I'm looking for some help with a problem I've been having. Through the
years I've managed to acquire a planer (ridid 13") and jointer (Delta
DJ-20). I've been working with oak lately which I've been buying rough
from a good hardwood supplier. To surface the stock I've been cutting it
to rough width and legnth. Then I fact joint one surface until it's flat
against the jointer bed. The next step, from what I understand is to run
the board through the planer, flat side against the bed (down) and plane the
board to desired thickness, in this case 3/4". For some reason after I
plane it, i put the board down on the jointer bed again and I find that
neither surface is flat. For the life of me I can't figure out how this
can happen. From what I've read the jointer, and your form, is the biggest
source of problems, but once i've found the face to be flat, it should be
fine. It doesn't make sense to me how the planer could bow the stock.
I've checked the planer and found it to be set up properly (so I think), but
even if not, it should only affect the surface being planed, not the other
Now, the bow is minor, and with a little pressure i can easily hold the
board flat, but I am thinking that it still shouldn't be this way. The
only thing I can think of is the board reacting to internal stresses as the
supporting wood is planed off, but it keeps on happening across several
I've taken up this hobby to relax me, but at times like this is is anything
but. Can anyone shed any light?
Sounds like the wood is reacting to internal stresses. If it is bowing
immediatley, then it has to be stresses in the wood. Is it flatsawn stock?
I have found flatsawn wood which is more from the center of the tree to be
highly prone to wander around like this. Why don't you try some quartersawn
and see what happens. Some folks recommend taking equal amounts of stock
off of each face to balance out any moisture in the wood. I usually don't
do this. What is the moisture content of the wood? Is it kiln dried or air
So, maybe it's technique.
Once you get side one face jointed, it becomes the reference face for the
planer operation. Run the board through the planer until the side opposite
the reference face is smooth. It may not yet be to thickness, but the two
faces are parallel.
This is a good place to let the board take a rest. Maybe for a couple of
hours, or maybe a couple of days. Stickered, with air flow, in the shop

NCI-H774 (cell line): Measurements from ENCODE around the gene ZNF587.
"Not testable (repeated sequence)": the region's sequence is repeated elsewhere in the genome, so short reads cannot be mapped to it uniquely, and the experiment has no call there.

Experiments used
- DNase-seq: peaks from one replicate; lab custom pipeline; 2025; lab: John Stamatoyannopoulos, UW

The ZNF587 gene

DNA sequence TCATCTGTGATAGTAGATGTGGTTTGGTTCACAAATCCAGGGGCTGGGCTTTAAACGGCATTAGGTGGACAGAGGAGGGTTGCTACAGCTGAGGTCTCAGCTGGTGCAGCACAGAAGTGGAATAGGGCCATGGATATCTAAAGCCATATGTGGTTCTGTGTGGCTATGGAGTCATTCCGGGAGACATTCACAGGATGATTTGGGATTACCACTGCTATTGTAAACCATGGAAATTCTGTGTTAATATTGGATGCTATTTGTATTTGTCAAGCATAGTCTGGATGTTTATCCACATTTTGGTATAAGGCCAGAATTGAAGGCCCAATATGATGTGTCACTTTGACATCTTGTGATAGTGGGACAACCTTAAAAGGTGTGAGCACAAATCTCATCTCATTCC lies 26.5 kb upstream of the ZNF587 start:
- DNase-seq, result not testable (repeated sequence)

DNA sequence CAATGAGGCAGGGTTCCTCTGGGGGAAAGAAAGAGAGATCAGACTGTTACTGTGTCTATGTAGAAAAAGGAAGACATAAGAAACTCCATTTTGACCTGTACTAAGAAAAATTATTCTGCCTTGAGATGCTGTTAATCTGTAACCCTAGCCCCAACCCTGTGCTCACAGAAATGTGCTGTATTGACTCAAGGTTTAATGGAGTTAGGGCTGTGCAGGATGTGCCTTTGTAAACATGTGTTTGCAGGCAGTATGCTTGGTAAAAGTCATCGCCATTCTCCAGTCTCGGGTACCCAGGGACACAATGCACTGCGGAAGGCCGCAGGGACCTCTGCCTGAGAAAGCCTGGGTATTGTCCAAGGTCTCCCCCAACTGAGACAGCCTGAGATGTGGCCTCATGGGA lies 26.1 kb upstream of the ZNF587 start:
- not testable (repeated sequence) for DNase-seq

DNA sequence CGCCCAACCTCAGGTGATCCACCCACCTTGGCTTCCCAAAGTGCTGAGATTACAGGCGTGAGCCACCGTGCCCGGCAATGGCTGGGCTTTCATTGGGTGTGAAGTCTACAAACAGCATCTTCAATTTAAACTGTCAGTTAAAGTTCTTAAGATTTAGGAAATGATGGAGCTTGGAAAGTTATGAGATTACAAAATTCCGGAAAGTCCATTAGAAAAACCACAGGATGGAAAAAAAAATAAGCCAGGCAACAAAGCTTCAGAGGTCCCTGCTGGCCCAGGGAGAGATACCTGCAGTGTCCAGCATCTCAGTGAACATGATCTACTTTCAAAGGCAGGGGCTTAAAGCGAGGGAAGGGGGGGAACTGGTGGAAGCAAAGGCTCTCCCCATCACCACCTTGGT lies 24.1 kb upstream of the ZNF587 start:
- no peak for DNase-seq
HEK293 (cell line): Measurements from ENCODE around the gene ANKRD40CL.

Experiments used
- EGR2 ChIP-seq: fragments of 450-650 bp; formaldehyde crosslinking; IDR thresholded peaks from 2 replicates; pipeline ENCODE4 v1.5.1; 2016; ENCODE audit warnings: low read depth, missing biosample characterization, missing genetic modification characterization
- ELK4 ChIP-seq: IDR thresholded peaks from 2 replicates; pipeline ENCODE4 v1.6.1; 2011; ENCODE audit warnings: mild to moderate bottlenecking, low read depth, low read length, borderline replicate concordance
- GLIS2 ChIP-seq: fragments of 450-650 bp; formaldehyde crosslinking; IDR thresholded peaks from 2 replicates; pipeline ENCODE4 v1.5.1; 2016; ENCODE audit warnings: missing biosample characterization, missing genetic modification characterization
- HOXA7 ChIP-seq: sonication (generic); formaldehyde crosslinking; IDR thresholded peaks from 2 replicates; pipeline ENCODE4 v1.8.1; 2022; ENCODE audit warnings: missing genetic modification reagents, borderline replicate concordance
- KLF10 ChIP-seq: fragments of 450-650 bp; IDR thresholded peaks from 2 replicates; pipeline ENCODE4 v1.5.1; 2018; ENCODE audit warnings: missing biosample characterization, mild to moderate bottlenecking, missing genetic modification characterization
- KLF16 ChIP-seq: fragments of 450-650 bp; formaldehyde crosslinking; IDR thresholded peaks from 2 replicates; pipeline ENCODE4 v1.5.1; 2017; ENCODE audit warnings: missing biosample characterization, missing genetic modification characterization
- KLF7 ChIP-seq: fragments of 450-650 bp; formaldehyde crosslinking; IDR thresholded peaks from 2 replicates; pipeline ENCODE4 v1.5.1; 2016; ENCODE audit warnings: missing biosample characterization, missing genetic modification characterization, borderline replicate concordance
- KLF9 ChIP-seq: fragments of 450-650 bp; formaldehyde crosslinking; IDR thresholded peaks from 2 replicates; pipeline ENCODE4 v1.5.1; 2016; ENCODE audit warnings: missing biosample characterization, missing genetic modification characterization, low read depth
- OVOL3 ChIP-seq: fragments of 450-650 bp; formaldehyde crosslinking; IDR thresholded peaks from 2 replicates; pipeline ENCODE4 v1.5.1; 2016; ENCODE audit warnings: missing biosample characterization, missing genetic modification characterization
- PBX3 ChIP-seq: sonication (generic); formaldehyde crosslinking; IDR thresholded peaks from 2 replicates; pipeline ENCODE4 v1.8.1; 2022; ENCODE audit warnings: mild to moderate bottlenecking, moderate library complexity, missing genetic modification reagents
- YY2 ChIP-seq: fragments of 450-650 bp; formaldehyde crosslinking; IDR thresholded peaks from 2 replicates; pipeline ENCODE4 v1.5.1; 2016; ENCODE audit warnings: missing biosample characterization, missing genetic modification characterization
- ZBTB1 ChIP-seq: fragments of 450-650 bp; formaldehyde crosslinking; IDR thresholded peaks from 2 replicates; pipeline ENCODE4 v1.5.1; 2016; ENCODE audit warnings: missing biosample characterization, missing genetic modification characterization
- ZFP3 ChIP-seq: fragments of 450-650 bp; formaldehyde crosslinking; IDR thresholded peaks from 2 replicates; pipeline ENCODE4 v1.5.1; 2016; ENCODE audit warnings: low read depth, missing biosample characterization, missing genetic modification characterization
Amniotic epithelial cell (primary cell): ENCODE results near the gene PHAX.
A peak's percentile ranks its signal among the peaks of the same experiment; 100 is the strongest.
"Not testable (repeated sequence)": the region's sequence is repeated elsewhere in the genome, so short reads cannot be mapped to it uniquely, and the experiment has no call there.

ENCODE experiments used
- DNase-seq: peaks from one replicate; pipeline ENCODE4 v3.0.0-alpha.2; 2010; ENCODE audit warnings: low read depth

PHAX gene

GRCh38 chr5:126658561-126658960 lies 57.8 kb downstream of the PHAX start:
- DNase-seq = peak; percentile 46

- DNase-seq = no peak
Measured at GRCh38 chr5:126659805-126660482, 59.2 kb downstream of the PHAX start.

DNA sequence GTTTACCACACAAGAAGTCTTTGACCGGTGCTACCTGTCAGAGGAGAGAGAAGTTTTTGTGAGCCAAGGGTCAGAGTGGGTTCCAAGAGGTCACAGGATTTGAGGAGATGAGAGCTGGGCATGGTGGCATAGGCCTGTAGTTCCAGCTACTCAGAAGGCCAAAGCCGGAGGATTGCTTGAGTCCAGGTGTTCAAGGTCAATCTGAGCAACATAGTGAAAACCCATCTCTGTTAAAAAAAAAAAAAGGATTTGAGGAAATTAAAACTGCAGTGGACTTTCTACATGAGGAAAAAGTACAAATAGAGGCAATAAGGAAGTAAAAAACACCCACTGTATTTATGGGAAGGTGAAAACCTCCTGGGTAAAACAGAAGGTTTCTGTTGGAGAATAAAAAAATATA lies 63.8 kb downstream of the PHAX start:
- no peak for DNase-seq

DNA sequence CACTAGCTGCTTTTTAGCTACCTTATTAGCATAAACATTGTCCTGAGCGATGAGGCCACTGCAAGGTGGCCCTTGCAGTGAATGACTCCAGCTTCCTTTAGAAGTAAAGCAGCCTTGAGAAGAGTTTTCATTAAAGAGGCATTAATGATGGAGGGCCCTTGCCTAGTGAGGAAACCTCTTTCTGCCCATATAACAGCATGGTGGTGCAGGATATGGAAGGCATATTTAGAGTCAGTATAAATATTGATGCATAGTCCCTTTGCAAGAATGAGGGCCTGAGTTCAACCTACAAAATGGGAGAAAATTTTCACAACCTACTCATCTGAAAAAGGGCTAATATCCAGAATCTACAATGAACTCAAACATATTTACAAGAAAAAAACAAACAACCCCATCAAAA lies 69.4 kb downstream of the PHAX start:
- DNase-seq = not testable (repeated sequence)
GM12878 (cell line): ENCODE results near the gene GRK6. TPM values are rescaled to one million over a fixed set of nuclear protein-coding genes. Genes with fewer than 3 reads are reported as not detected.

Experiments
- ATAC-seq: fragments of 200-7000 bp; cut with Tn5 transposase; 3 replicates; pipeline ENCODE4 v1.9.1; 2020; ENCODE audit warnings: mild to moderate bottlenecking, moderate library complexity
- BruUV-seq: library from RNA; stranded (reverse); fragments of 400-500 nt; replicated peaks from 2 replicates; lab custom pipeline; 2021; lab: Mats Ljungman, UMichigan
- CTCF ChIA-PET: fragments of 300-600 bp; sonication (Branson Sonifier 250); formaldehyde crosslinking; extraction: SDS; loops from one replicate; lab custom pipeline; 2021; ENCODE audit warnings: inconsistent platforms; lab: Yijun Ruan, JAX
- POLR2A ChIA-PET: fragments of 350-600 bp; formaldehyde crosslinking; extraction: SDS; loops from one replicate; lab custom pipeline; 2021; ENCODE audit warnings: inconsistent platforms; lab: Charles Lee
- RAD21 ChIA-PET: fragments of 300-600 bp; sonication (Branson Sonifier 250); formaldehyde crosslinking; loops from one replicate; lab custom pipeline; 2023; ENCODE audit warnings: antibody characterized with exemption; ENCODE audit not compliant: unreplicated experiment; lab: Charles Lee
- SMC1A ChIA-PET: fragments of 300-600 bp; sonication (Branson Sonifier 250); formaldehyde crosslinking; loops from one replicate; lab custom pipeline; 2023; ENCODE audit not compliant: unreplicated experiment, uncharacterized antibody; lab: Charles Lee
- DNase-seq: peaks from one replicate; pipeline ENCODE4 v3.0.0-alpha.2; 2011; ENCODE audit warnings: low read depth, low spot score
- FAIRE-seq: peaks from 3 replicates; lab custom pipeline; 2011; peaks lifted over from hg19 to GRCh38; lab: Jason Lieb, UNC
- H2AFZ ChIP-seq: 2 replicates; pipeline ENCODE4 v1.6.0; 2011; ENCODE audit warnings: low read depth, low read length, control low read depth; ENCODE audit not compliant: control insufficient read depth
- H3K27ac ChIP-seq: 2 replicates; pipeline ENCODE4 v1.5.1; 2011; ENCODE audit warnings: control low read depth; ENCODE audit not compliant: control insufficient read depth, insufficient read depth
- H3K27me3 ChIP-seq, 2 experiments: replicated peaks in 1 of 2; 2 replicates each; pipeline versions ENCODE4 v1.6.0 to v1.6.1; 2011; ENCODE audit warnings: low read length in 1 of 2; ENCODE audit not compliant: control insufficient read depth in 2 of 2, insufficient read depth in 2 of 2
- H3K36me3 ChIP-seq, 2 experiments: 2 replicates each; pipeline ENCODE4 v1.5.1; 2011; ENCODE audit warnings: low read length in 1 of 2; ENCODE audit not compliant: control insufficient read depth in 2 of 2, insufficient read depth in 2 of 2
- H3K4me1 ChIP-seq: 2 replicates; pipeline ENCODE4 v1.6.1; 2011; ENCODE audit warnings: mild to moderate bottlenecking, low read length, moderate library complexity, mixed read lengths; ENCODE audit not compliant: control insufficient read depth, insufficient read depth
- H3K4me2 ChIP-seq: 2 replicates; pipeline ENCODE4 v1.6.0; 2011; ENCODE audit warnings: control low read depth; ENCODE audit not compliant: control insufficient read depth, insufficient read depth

environment. Let it adjust to being something less than it was before the
machining. (Sit down, and watch those TiVo recordings of Olympic Synchro
Diving, if you must...;-)
When the wood has adjusted, and all of you stock is milled to rough size,
then complete the process. This time, turn the boards as they go through
the planer, taking approximately equal amounts from each face, taking into
account cleaning up tear out, or color, or whatever. With oak, it's also a
good thing to maybe turn those TP1300 blades over first, and get a nice
You CAN beat the wood into submission. It just won't be happy about it,
and will subtly try to ruin your enjoyment of your time in the shop. Those
nice tenons won't fit like Norm's do, on TV, and the mortises will be ever
so slightly in the wrong place. But then, you don't likely have a team of
production assistants making sure everything is just so, either.
The good news is that woodworking is so much less stressful without a
producer and camera crew watching everything you do. And nobody is
recording the 'magic words' invoked to get things to fit, either.
Enjoy your shop. The time there is precious.
I've just been dealing with jointer/planer adjustment
frustrations. The height of the outfeed table, after a week of cursing
at my jointer, was my biggest challenge regarding flattening the wood.
I'm not sure which way it goes, but a high outfeed table causes a
convex or a concave board. A low outfeed table causes the opposite
either way. If the infeed/outfeed tables have a sag, even if it's very
small, it can be very, very frustrating to get a straight board.
Jointers are tricky to use at first, there is more technique than I
imagined. I have been practicing with cheep 2x4 fir/pine, it's easier
to joint and nicer on the blades, watch for staples, pebbles etc. A
good book by John White is "Care and Repair of Shop Machines." So far,
with a few modifications on his techniques, its been a great book.
Keep us posted, and let us know of your solution.
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